Western Isles Council today formally rejected the proposals from Transport Scotland and their contractor Calmac to further reduce the limited winter timetable currently in place, and delay a summer timetable indefinitely.

The council said the Scottish Government agency Transport Scotland had been seeking a reduction in service on the "spurious" grounds that it would reduce unnecessary interactions between customers and crew, and subsequently lower the risk of Covid-19 community transmission.

However, it warned that reducing the service could have a "calamitous impact" - threatening the prosperity of the seafood industry as well as failing to provide an adequate service for passengers.

A statement from the council confirmed that key sectors are "anxiously looking" to the Scottish Government for more clarity on the roadmap towards easing of restrictions. 

READ MORE: CalMac examines cuts to journeys after coming under fire for running a full service of empty ferries

Yesterday Nicola Sturgeon outlined plans for Scotland's provisional exit from lockdown, indicating more children could go back to the classroom from March 15, the ban on communal worship could be lifted – possibly in time for Easter and Passover - and the country will move back to the levels system of coronavirus restrictions from April 26, with all council areas moving to Level 3.

Western Isles Council added that for many island communities, the plans to reduce CalMac's service are insult to injury - since the ferry service reliability is "so poor" that interaction between passengers and crews is "already much reduced as ferry services are so disrupted by weather and technical failures across the ageing fleet that Government has placed at Calmac’s disposal."

Chair of Transportation Cllr Uisdean Robertson said: “This request to further reduce ferry services will have a calamitous impact on our seafood industry which already has enough to contend with because of Brexit and creates wholly avoidable uncertainty for our tourism industry which has already effectively endured three winters in business terms and needs some form of summer season in 2021 if we are to see any recovery from the pandemic.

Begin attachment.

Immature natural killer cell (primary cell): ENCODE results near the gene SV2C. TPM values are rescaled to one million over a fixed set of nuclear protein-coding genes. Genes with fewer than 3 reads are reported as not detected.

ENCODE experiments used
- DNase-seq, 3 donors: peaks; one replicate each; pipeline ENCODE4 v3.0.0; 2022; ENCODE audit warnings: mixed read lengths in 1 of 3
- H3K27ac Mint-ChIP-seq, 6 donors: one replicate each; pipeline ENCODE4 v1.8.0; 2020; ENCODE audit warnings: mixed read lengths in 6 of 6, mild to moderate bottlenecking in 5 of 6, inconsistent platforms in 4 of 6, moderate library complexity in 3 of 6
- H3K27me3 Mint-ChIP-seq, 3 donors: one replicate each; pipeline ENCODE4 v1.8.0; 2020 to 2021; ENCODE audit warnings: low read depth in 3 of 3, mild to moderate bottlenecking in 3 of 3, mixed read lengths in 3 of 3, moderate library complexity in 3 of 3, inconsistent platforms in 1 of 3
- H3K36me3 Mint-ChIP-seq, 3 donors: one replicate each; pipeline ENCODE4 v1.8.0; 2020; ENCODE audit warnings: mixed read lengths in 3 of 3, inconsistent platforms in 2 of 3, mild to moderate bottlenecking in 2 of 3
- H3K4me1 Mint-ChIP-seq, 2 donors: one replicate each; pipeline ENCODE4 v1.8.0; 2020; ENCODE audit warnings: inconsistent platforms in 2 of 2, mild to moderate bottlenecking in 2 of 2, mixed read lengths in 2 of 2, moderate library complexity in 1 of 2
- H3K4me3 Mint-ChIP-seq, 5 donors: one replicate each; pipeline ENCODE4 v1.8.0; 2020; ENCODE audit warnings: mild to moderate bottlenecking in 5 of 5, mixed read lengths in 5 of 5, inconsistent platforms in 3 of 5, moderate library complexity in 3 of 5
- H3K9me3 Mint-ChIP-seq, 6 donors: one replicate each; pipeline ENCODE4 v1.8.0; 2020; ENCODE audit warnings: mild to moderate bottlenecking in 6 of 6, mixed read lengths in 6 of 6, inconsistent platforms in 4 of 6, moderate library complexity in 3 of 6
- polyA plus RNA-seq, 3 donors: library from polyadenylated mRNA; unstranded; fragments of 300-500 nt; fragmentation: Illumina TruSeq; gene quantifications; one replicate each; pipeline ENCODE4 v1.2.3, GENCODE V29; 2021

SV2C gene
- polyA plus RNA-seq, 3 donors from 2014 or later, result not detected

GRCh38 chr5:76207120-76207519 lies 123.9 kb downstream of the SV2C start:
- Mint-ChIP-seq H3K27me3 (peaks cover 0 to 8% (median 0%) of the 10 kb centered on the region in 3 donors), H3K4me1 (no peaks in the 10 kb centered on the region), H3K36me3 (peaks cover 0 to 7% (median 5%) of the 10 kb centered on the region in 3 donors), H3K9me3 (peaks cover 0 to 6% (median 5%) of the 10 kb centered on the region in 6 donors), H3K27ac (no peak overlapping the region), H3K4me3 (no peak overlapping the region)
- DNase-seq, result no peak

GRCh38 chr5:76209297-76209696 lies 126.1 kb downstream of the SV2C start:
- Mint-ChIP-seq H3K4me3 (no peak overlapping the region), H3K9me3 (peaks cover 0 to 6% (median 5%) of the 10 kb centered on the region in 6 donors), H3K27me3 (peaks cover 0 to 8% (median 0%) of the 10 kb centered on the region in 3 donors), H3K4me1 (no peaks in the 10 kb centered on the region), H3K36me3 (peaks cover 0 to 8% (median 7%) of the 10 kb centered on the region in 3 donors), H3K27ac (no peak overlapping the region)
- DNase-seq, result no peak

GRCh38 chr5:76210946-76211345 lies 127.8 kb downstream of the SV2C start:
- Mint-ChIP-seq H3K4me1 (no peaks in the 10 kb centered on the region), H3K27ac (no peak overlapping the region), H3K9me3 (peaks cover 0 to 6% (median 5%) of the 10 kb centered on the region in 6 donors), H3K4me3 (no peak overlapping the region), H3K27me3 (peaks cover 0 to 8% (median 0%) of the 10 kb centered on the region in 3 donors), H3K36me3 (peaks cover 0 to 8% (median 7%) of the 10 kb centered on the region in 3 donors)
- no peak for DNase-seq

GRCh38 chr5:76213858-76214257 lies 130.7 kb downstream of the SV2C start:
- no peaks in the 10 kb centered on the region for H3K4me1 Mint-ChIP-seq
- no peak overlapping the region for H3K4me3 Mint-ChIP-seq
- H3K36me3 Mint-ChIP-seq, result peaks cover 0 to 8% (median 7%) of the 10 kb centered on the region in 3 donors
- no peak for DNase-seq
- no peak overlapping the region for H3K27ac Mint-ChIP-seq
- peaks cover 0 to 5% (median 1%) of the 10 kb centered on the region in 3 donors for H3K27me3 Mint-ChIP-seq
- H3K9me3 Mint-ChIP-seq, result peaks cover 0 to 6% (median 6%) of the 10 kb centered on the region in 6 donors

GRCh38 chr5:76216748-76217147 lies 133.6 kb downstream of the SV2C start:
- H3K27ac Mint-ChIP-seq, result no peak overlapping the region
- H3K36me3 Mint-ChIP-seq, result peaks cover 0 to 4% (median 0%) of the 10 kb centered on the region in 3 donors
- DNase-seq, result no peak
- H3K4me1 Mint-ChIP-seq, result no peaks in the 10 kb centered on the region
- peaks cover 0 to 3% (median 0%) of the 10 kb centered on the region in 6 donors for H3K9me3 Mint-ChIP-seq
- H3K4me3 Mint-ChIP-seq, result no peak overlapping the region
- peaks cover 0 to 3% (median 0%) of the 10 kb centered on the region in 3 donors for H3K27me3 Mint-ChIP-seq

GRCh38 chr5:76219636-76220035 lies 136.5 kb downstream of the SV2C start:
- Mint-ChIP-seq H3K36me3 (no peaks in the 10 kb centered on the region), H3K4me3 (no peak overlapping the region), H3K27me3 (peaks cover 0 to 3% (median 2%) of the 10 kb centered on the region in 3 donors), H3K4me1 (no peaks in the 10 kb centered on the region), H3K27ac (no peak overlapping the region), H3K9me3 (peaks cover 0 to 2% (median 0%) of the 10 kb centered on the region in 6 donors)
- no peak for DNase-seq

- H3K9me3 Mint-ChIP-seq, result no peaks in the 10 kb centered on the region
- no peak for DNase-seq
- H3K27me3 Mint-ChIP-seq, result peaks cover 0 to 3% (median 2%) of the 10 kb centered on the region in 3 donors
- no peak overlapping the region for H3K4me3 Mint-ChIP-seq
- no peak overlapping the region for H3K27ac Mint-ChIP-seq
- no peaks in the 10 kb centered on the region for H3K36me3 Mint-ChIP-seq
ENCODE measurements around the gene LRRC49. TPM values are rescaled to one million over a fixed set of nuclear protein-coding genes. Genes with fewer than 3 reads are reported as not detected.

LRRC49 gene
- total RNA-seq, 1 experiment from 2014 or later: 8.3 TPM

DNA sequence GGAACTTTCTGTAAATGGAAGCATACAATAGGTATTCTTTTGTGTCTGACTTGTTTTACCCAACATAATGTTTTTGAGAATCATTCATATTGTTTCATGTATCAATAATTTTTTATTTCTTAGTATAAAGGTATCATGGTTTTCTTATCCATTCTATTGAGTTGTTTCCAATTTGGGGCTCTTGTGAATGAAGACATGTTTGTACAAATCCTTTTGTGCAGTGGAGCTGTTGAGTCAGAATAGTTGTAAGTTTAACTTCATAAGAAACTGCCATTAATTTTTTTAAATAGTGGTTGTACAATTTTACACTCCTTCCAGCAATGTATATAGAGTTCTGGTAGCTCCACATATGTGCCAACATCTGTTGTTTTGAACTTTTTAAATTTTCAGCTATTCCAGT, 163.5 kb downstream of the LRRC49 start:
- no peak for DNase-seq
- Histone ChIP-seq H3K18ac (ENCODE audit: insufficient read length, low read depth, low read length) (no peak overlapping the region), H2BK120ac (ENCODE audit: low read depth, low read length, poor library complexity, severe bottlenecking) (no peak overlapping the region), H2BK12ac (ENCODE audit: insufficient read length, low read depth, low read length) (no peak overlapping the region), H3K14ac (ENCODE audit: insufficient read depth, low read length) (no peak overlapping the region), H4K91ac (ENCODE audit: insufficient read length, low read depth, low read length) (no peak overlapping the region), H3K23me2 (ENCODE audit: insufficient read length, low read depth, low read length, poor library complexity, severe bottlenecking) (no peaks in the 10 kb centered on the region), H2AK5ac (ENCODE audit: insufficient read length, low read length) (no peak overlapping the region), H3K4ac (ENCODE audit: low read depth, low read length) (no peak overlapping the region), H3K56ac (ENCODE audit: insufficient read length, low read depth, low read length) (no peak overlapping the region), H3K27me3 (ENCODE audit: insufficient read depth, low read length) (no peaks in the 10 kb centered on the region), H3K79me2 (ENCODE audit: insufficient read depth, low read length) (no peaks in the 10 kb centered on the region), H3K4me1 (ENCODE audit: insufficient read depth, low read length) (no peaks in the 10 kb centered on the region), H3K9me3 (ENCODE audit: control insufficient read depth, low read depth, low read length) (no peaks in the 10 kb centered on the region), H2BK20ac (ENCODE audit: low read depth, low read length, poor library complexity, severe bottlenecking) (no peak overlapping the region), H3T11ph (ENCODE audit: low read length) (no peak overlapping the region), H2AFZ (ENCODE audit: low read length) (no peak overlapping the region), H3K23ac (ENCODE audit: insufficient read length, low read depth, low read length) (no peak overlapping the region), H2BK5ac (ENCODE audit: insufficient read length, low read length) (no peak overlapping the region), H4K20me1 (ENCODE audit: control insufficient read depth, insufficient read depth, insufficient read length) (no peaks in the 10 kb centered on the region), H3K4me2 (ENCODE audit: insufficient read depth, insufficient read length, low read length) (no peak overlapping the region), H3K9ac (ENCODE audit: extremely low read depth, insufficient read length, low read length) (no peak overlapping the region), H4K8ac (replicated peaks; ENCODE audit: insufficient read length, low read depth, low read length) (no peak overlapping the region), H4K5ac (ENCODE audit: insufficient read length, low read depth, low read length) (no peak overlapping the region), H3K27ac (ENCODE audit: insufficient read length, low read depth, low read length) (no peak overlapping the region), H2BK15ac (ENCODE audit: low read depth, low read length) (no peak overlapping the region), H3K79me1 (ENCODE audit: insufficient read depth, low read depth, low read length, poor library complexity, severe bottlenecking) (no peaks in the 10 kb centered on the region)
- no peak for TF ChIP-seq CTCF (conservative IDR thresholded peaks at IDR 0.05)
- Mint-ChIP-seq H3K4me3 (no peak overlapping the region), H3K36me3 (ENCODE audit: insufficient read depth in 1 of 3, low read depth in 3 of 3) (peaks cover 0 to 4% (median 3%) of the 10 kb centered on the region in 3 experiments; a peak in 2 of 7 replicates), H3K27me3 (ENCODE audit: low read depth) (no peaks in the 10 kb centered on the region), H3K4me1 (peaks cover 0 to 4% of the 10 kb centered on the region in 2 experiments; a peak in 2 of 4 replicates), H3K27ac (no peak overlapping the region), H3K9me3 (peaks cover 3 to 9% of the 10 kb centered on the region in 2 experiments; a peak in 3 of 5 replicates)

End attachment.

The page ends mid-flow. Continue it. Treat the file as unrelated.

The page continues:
"I am calling on the Islands Minister to step in and abort this unnecessary and ill thought plan and to recognise that the unreliability of the Calmac fleet cannot be swept under the carpet any longer. 

"What is needed is decisive action to provide new tonnage to ease the strain on the fleet. I wrote to Mr Wheelhouse last week setting out actions that can be taken to relieve pressure on the fleet in the short to medium term including the opportunity of a new build Catamaran for Mull and chartering Pentalina and a freight ferry for Stornoway.

He added: "Responsibility for the debacle of our ferry fleet sits with Scottish Ministers and I am calling on them to show leadership on this issue."

The council has taken a formal position against the proposal from Scottish Ministers to further reduce Western Isles ferry services, outline its requirements and demands going forward.

The statement reads: "There requires to be further formal engagement with, at a minimum, the Comhairle’s political leadership prior to any changes being considered by Transport Scotland.